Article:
Women and Children First will soon begin work with the Welbodi Partnership in Sierra Leone to improve maternal and newborn health for 30,000 women and babies. This project was due to begin in 2014 but was delayed because it wasn’t possible to work with communities when people were not allowed to meet and were scared of contact with others in case they caught the virus.

This week saw the very welcome news that the WHO has declared Sierra Leone Ebola free so our plans can now be put into practice. However, the epidemic has had a huge impact on maternal health and leaves a legacy of increased teenage pregnancies.

A Report from the Liverpool School of Tropical Medicine, VSO and Water Aid highlights the maternal health problems caused by the biggest Ebola epidemic ever recorded which hit Sierra Leone, Guinea and Liberia in May 2014. By August 2015 there were 8,696 confirmed cases and 3,585 confirmed deaths in Sierra Leone alone.

The effect of the Ebola outbreak was not confined to individuals, but it also adversely affected public health services, particularly in maternal and newborn care. A significant number of health workers lost their lives and women were very wary of attending health facilities during the epidemic - even where services were still available. According to the Report, seven out of nine critical areas of maternity care were still provided but there were significant decreases in the numbers of women accessing antenatal and postnatal care and delivering in health centres. There was a 30% increase in maternal deaths and a 24% increase in newborn deaths.

Ebola was also most likely at the root of a spike in teenage pregnancies – some 14,000 new cases according to the Guardian. Some of these pregnancies were due to schools being closed and teenagers being bored, but others were due to desperation.

The Guardian tells the story of a teenage girl called Kadiatu Bangora, Kadiatu went to a family friend when her father was sick and she needed help to buy medicine. “You don’t get something for nothing,” the friend told her. He paid Kadiatu $65 for sleeping with him, but her father died and six weeks later she learned she was pregnant. Teenage pregnancy is seen as shameful in Sierra Leone and although her mother allowed her to stay in the house, Kaditu’s school wouldn't allow her to continue studying. Schools will allow girls back after they have delivered, but that wasn't possible for Kadiatu. "My baby arrived in February but I haven’t gone back to school because we don’t have any money,” she says.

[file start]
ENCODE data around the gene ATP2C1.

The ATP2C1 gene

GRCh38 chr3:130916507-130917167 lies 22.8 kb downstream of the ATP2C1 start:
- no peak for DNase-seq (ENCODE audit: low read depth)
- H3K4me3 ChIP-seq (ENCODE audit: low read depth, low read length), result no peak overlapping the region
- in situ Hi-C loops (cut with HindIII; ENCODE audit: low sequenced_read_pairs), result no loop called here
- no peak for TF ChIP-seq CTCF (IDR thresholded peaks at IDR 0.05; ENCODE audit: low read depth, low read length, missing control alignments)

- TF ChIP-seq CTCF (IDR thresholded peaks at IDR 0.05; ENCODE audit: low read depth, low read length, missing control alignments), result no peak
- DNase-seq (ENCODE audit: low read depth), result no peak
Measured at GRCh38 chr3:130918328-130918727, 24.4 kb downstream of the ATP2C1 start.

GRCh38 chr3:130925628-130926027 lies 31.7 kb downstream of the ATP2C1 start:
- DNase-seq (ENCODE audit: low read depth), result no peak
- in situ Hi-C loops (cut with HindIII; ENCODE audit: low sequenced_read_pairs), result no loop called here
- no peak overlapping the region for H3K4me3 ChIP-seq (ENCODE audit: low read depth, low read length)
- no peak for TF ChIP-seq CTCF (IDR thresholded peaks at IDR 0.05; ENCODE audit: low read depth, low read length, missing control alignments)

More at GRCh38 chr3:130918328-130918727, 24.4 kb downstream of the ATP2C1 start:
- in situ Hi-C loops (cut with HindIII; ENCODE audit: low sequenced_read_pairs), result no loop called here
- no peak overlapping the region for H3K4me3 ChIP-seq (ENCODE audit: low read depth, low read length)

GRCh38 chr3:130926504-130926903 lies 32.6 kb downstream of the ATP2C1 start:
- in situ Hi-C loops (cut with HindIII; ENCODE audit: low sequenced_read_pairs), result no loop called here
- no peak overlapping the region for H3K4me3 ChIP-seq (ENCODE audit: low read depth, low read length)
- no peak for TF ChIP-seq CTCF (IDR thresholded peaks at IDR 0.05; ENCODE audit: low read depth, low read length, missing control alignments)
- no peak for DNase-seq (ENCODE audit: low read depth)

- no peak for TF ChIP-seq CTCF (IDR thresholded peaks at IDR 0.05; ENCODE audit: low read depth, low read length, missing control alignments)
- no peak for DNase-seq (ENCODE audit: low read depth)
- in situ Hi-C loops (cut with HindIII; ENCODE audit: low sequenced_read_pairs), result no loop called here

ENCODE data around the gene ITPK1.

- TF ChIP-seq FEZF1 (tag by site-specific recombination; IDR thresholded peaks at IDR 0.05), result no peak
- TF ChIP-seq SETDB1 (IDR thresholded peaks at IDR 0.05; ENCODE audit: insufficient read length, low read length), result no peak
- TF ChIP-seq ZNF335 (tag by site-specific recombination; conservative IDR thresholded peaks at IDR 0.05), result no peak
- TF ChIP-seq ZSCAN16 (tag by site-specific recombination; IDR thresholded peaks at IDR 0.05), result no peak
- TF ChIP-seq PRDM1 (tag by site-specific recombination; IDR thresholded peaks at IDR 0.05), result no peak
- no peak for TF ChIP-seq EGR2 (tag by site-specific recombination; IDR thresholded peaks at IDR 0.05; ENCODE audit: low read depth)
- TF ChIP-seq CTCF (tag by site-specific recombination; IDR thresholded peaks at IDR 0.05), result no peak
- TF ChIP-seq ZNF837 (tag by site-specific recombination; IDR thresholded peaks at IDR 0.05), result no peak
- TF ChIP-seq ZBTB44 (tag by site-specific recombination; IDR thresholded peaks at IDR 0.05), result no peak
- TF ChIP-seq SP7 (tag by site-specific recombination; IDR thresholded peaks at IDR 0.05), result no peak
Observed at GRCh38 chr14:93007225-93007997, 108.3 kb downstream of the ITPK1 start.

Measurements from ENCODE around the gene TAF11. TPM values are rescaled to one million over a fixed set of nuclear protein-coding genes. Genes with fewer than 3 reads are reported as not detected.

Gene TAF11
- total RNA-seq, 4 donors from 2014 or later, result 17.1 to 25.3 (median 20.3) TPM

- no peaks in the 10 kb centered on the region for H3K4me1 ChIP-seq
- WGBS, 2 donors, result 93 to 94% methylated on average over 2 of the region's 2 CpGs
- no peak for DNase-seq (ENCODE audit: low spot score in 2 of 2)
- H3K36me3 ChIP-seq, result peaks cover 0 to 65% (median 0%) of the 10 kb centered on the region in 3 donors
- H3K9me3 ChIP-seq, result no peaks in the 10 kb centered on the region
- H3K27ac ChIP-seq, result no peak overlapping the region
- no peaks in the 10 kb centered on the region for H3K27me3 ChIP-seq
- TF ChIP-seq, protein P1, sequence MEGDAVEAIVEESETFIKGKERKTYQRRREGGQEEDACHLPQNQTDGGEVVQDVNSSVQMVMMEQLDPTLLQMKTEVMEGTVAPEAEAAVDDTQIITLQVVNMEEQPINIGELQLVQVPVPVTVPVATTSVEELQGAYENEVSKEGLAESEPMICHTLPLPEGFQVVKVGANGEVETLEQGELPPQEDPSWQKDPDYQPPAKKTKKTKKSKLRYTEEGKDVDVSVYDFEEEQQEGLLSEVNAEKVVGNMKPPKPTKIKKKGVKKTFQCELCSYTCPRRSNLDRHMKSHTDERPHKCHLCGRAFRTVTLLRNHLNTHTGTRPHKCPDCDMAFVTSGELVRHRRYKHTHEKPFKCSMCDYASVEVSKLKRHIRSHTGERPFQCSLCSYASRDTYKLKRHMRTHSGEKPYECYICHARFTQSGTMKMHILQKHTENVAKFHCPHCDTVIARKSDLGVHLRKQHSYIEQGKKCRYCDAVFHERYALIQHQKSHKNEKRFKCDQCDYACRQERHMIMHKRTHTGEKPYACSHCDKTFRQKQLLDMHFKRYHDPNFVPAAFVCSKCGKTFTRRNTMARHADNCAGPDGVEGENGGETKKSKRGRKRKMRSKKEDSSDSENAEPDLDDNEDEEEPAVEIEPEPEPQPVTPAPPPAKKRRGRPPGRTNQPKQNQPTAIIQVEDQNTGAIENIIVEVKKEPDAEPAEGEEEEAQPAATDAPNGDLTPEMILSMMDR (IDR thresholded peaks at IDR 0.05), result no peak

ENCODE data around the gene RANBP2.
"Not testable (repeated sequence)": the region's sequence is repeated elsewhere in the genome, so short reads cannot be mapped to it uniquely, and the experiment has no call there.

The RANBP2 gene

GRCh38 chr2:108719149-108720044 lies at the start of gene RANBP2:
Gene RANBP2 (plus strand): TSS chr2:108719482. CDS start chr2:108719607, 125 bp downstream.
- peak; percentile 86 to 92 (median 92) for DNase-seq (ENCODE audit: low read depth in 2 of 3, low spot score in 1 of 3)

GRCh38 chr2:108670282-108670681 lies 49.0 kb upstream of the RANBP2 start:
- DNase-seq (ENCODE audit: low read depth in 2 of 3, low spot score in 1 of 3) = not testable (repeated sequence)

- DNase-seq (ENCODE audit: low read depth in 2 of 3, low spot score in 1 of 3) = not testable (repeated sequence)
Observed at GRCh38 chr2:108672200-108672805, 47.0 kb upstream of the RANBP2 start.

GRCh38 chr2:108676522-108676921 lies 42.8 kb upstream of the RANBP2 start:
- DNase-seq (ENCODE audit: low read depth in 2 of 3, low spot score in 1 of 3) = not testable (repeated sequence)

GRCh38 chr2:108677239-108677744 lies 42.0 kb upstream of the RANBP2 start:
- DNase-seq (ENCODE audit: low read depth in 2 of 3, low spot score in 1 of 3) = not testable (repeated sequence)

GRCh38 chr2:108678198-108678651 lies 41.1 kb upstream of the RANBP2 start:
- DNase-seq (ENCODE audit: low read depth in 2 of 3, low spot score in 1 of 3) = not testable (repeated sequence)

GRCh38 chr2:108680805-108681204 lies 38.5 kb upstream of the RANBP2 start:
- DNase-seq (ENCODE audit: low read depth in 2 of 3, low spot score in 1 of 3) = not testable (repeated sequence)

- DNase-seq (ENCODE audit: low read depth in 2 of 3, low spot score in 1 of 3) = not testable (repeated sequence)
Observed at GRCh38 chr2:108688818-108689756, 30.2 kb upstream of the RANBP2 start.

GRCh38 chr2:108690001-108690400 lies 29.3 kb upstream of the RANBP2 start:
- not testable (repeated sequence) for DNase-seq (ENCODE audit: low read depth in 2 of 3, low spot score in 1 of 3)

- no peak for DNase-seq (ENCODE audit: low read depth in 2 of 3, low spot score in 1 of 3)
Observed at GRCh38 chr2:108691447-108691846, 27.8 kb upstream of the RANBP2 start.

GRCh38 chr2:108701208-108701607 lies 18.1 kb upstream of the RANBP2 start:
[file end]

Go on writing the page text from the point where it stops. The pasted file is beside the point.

Help us to make a difference in Sierra Leone by making a donation today.

Diane Fender, Director of Girls' Globe reports on Women and Children First's work in Malawi. This was following the Global Maternal Health Conference in Mexico City this October, where Senior Programmes Manager, Mikey Rosato presented on our successful project with the Ministry Of Health in the Ntcheu district of Malawi.

When women work together, change happens. Regardless of where you live in the world, this is a fact that cannot be denied. Women give life, care for their families, work in markets, trade commodities and help their families grow and thrive. We have all heard that if you invest in a woman, she in turn will invest 90% of what she earns back into her family to improve their livelihood. So why do millions of women – and their babies – continue to face unnecessary and life-threatening risk and danger around the world every day? Women lack access to adequate healthcare facilities, skilled birth attendants and at times are not allowed to receive care from a healthcare facility due to cultural stigmas. Despite notable progress that has been achieved, the fact remains that health disparities for women and newborns continue to be broad and interlinked.